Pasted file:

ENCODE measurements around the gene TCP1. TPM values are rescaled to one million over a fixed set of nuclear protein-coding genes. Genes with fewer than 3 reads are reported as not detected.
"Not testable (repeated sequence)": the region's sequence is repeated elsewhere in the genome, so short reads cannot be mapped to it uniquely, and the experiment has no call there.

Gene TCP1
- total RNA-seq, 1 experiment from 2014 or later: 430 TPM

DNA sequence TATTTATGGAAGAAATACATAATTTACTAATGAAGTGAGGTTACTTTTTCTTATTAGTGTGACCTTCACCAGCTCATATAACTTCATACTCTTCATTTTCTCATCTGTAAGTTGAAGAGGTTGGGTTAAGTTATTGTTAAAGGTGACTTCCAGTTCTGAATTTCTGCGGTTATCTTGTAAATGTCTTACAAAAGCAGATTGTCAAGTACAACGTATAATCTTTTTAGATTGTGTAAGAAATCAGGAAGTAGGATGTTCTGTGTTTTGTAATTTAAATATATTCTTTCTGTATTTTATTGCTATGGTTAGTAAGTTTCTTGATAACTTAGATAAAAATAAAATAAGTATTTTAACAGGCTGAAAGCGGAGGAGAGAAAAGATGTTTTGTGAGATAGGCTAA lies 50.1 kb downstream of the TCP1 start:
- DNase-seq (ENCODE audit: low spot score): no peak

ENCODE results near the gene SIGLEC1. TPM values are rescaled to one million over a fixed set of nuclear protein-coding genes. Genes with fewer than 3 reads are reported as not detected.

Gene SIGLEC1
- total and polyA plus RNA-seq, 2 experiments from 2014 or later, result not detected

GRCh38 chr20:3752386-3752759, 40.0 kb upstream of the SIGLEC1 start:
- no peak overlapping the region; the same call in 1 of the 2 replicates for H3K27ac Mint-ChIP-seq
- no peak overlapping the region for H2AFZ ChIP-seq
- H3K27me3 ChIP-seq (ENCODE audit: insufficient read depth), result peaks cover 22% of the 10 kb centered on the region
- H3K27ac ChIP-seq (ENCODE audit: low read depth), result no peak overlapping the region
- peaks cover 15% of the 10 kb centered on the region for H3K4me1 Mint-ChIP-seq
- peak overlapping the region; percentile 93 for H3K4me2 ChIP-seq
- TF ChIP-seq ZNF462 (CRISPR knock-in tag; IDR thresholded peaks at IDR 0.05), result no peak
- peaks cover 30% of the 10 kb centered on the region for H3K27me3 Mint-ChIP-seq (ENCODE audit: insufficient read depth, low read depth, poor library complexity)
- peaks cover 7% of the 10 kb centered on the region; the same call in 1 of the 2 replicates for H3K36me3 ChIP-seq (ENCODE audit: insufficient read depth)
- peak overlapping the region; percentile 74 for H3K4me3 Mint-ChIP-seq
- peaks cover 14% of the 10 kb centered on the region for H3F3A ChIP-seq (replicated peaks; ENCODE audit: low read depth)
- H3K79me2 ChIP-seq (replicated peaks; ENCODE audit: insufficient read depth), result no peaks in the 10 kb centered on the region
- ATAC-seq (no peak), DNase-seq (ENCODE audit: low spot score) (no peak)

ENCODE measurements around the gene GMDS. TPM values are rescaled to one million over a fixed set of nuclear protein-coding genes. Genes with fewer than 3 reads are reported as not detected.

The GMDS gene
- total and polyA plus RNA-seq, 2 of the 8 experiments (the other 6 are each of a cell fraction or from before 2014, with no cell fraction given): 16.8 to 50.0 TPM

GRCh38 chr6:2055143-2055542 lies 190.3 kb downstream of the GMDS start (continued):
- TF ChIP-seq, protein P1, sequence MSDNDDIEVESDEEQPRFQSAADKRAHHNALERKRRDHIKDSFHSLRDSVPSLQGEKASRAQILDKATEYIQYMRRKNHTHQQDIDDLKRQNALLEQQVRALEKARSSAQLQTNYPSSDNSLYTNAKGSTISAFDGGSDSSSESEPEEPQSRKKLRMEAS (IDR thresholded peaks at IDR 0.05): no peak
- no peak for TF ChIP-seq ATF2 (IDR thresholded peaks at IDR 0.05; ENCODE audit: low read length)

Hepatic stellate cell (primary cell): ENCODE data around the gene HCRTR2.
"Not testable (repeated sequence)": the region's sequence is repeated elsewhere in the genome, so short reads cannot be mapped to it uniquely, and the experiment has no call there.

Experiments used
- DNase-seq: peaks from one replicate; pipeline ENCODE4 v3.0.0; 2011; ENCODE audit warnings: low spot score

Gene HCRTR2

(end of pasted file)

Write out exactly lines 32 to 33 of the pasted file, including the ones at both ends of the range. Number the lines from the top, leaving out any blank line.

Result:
Experiments used
- DNase-seq: peaks from one replicate; pipeline ENCODE4 v3.0.0; 2011; ENCODE audit warnings: low spot score